If you're not using 1.7 yet, then the best practice (with an eye for not having to change much when you upgrade to 1.7) would be something like this:

In a new file yourapp/signals.py

from django.db.models.signals import pre_save
from django.dispatch import receiver
from myapp.models import MyModel

@receiver(pre_save, sender=MyModel)
def my_handler(sender, **kwargs):

Then in yourapp/__ init__.py

import signals

When you upgrade to Django 1.7, you would remove the "import .signals" from your __ init__.py and add an yourapp/apps.py like the following:

from django.apps import AppConfig

class ReportsConfig(AppConfig):
    name = 'reports'
    verbose_name = "Reports"

    def ready(self):
        import signals
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as the documentaiton says you override ready, you may want to do something like super(ReportsConfig, self).ready() in case django ever decides to populate ready() with something (as of 1.7.0 it's currently empty) –  w-- Oct 4 '14 at 19:00
I think this answer is the best because it is the only one to address the side-effects from imports. I came here searching for best practices, because I am cleaning up an application, which is broken exactly due to this kind of side effects. Alas the application is running on django 1.6, and best practices only work on django 1.7. The temporary workaround of letting __init__ import signals wouldn't work for me, so I wonder if there is another place I could import signals from until we are ready to upgrade to a later django version. –  kasperd Nov 17 '14 at 14:45

I just recently read this article about best practices when it comes to lay out your projects/applications, and it suggests that all your custom dispatcher signals should go in a file called signals.py. However, that doesn't fully solve your problem, since you still need to import these somewhere, and the earlier they get imported the better.

The model suggestion is a good one. Since you already defined everything in your signals.py file, it shouldn't take more than a line at the top of the the file. This is similar to the way the admin.py file is laid out (with class definitions at the top and the code for registering all the custom admin classes at the bottom), if you define your signals then connect them in the same file.

Hope that helps! Ultimately it comes down to what you prefer.

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I also wanted to put my signal handlers in a signals.py file, but didn't know how it should be called afterwards. By importing it in my models.py file, I got a very clean solution, without "polluting" my models.py file. Thank you! :) –  Danilo Bargen Jul 22 '11 at 15:54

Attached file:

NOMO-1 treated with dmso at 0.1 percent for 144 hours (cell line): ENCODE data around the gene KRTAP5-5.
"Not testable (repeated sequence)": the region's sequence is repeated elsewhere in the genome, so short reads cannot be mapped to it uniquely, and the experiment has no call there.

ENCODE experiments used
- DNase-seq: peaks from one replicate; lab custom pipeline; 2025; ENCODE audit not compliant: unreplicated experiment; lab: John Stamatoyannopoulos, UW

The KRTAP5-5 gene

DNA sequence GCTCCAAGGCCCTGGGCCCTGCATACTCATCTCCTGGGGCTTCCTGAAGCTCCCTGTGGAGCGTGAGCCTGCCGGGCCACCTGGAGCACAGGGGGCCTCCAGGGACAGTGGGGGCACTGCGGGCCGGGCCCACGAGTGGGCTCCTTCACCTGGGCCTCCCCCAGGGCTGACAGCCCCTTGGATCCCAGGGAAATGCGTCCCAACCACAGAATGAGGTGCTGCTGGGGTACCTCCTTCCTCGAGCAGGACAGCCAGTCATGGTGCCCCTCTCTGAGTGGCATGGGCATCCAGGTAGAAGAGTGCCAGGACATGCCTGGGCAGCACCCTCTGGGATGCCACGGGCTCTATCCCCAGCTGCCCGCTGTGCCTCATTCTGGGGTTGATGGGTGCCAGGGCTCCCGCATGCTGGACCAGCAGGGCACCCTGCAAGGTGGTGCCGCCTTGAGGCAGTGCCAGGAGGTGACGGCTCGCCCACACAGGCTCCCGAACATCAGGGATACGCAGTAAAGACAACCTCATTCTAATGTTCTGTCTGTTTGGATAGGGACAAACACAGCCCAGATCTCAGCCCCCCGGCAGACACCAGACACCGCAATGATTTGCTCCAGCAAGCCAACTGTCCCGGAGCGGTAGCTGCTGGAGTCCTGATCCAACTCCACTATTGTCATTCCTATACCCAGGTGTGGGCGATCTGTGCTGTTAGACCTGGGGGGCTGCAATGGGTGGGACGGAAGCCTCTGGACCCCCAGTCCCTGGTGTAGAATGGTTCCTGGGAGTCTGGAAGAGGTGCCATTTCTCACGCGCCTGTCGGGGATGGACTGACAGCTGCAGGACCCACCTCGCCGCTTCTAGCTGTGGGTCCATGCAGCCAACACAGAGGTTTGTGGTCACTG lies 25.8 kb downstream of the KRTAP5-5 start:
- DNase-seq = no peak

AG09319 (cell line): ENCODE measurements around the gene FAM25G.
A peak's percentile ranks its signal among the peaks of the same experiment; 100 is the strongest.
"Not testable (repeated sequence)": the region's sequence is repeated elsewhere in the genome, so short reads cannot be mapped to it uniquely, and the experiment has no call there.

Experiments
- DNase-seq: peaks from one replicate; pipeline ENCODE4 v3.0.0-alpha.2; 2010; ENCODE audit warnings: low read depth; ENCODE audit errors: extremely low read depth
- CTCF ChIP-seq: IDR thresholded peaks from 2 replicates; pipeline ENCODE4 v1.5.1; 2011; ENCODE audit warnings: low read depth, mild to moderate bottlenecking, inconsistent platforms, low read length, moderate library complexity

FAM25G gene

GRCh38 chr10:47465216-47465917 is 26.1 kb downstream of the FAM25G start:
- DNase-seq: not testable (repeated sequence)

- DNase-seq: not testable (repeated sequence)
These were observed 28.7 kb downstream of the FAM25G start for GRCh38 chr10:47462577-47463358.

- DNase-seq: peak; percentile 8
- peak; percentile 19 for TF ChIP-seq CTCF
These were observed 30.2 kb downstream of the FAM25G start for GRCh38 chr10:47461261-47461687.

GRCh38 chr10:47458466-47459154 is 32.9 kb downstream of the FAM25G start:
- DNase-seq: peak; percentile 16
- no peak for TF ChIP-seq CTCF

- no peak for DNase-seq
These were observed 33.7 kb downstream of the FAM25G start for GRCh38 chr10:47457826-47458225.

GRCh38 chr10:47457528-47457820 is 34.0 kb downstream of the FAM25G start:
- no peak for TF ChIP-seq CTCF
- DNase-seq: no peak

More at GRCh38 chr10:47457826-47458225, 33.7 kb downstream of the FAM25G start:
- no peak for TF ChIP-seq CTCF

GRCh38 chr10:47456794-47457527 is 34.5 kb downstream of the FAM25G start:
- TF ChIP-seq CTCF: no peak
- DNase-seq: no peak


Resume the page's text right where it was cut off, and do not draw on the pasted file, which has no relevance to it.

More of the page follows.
there is a cross-import there: signals.py tries to import model from models.py –  Ivan Virabyan Aug 5 '11 at 16:27

models.py and signals.py in each app have been the recommended places to connect signals, however, they are not the best solution, in my opinion, to keep signals and handlers dispatched. Dispatching should be the reason signals and handlers invented in django.

I was struggling for long time, and finally we figured out the solution.

create a connector module in app folder

so we have:


in app/connectors.py, we defined signal handlers and connect them. An example is provided:

from signals import example_signal
from models import ExampleModel
from django.db.models.signals import post_save, post_delete

def hanndler(sender, *args, **kwargs):

post_save.connect(hander, sender=ExampleModel)

then in models.py, we add the following line in the end of the file:

from app import connector

Everything done here.

In this way, we can put signals in signals.py, and all the handlers in connectors.py. No mess in models and signals.

Hope it provides another solution.

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So what goes in signals.py? Looks like from your example it's just the custom signals. Usually we just combine the signals and connectors as most won't have custom signals. –  dalore Jul 11 '13 at 10:50
@dalore yes, all custom signals are put in signals.py. We have many customized signals. But if you don't have many, this file could be omitted. –  samuel Aug 30 '13 at 2:45